Objects had to be disposed of due to total destruction and/or health and safety risks. Mould started to develop very rapidly, especially on books, paper material and textiles.We still don’t know if due to the contaminants on the water objects are going to show damage in the futureThe collection will never be the same for better or worseWe loss precious storage space which for museums is a luxury even if unsuitable and had to reorganise other stores to house yet another collectionThe fact that we didn’t once look at our disaster plan is indicative that in its current format it is not useful to the people on the ground. This has prompted a site specific planning action with simple steps on what to do, who to contact, who can make decisions regarding what areas, etc. all the practical information one could need in case of an incident happening.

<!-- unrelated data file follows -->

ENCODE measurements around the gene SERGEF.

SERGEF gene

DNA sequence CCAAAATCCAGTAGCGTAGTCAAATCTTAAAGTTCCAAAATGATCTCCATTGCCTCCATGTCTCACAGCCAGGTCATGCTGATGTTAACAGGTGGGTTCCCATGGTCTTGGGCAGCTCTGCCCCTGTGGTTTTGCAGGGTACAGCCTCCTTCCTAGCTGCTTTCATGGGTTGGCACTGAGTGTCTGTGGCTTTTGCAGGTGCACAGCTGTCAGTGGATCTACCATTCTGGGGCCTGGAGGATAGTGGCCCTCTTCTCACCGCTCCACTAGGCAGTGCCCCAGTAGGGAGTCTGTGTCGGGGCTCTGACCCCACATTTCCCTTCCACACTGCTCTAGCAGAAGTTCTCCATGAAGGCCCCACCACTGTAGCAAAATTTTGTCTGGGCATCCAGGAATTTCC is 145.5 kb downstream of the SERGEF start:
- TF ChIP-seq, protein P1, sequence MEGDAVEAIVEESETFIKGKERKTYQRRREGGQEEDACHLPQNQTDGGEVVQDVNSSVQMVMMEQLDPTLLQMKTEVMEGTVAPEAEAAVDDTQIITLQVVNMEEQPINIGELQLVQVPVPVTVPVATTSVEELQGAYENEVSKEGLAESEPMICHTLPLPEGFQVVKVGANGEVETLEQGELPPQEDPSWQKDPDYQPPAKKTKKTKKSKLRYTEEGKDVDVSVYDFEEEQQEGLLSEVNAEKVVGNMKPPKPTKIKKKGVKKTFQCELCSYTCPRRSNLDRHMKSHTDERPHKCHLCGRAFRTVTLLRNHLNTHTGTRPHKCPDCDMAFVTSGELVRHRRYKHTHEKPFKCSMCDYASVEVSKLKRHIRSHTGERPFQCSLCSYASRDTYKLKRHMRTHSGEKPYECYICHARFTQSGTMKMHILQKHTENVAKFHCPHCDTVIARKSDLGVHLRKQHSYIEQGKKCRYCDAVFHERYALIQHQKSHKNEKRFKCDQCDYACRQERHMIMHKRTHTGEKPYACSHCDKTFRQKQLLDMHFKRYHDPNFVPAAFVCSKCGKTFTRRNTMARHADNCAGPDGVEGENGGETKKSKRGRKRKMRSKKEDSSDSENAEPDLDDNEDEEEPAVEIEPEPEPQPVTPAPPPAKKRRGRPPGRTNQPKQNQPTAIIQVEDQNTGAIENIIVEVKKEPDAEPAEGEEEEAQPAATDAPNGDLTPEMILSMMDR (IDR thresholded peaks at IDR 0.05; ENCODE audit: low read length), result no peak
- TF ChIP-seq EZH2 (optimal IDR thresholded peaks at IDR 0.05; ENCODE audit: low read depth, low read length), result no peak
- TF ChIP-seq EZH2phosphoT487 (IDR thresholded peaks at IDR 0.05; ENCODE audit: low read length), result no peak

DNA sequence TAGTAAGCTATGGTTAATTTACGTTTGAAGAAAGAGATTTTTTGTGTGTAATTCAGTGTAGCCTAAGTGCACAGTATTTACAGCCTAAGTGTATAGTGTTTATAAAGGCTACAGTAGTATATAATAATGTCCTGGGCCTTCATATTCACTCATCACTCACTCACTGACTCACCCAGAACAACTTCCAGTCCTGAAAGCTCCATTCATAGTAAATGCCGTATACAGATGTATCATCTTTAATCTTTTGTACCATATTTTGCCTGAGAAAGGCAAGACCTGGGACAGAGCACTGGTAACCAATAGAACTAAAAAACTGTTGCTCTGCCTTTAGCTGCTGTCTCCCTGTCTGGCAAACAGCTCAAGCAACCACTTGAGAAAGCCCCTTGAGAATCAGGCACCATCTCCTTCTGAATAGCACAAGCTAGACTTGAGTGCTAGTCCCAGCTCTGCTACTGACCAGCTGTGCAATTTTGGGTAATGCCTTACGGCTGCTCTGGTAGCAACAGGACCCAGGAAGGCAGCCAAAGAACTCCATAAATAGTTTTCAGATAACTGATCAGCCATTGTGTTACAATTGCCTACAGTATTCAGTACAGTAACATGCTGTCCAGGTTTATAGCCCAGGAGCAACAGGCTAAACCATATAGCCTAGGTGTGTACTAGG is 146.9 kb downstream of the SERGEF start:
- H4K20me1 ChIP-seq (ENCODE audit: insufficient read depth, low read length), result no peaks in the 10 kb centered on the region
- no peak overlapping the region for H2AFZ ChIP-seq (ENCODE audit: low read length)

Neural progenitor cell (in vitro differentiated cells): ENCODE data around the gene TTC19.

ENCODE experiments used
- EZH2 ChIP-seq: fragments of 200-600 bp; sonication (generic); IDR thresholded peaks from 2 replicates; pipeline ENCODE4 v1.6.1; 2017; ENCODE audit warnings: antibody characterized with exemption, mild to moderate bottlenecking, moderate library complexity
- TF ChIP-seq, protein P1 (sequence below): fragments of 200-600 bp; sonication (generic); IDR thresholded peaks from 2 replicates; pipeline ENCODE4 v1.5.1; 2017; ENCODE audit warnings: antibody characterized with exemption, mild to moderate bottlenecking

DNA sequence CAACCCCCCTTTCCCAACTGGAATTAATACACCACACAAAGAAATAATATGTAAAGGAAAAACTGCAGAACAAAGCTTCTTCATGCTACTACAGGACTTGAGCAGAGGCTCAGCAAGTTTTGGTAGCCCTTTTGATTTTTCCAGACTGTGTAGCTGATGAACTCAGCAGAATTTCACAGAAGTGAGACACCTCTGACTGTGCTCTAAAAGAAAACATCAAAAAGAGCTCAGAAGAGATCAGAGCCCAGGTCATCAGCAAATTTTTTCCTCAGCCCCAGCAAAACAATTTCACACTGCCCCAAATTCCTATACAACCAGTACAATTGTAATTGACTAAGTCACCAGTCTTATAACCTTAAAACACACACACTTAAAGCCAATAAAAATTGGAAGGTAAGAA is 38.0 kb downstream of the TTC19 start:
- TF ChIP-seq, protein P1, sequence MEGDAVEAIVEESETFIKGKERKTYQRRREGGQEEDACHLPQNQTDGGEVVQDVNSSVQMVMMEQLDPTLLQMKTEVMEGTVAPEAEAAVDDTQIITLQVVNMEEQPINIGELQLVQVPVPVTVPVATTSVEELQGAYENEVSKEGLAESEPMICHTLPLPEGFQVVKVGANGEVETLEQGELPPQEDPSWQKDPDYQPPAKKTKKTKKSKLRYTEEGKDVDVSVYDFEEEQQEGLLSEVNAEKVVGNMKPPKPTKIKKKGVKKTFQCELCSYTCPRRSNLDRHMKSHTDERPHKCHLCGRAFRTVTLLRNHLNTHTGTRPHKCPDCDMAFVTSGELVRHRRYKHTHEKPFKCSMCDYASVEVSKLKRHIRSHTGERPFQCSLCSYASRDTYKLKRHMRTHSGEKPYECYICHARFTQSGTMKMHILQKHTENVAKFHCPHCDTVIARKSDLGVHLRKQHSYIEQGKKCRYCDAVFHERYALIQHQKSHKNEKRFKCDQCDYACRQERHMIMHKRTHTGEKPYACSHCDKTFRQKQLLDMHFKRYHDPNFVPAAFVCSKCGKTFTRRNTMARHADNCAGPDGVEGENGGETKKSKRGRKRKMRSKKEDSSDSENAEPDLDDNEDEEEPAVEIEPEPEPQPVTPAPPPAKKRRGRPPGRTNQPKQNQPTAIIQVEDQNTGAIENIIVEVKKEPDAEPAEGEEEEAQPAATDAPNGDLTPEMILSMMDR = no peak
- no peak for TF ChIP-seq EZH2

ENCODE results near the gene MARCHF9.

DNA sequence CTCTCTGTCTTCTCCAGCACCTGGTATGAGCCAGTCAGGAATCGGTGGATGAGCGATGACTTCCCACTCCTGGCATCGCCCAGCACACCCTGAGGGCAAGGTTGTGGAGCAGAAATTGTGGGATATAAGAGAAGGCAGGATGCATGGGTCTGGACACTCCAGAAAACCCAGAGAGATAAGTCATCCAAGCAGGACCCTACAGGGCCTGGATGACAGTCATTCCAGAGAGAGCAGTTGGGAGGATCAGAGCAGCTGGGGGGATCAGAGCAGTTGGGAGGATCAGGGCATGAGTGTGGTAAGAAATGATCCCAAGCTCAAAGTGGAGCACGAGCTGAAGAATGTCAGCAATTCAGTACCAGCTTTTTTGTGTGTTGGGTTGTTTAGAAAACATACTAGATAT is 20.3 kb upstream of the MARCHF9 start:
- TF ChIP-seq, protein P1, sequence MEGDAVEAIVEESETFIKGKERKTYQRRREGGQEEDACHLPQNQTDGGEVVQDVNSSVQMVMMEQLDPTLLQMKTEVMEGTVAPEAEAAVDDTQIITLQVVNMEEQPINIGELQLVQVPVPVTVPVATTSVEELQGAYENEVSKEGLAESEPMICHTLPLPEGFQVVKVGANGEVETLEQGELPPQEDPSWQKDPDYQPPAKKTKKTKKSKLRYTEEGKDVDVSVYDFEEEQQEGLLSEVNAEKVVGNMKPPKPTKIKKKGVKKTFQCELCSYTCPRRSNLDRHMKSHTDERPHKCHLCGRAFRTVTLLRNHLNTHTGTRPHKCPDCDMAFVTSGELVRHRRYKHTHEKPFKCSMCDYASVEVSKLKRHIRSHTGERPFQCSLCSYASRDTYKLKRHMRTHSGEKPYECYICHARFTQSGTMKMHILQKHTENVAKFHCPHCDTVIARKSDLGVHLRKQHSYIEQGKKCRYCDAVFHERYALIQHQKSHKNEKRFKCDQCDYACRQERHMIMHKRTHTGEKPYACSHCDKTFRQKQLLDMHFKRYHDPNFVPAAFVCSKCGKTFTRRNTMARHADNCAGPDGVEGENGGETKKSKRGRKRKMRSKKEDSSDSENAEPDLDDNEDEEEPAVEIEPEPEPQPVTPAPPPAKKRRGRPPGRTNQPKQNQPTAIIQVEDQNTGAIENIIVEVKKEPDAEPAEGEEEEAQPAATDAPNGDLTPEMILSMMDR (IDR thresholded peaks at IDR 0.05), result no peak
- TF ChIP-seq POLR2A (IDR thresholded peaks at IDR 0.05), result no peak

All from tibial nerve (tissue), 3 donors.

In order to achieve positive outcomes we couldn’t isolate the flooded objects from the non-flooded ones so our attention has been focused on the collection as a whole. We needed to understand the place of each part within the overall collection, its current and future use and its meaning. The achievement of this is a lengthy process, there are no quick fixes. We continue with the documentation and consolidation of information, the rationalisation and conservation process and the realisation of the potential of the collection. There is still work to be done 2 years later. Previously the collection was divided between several different storage spacesThe re-housing of the collection and its documentation has greatly improved access to the collectionWe have undergone the review and rationalisation of all the flooded worksWe have photographed and entered over 4000 objects in our database with detail documentation and achieved a lot in means of identification and collation of documentation with objectsThe conservation of over 300 objects and a conservation programme for the futureWe achieved local business support for the conservation of some objects and are currently working on raising interest with the friends of the museum group and other organisationsThorough all the research and documentation work done we have help rediscover this collection and realised its value and links to other collections increasing its use and raising its profile within the organisation and curatorial teamsThrough the insurance claim a post was created to work exclusively with the collection and lead its recoveryClose: We were very lucky in so many ways if our collections would have been perfectly documented and stored and in perfect condition this wouldn’t have been a disaster it would have been a catastrophe. Difficult decisions had to be made throughout the process and who knows how long we’ll have to be dealing with the remnants of the flood. I know of other organisations which have suffered much worse than we have and will take much longer to recover if they ever do completely. The reality is that the weather has become more severe in recent years and the future is uncertain. The economic crisis is not helping either and funding cuts are having an impact in all aspects of public organisations and funds are having to be redirected in many cases or staff are lost. Is better to prepare as well as possible than regret when it happens.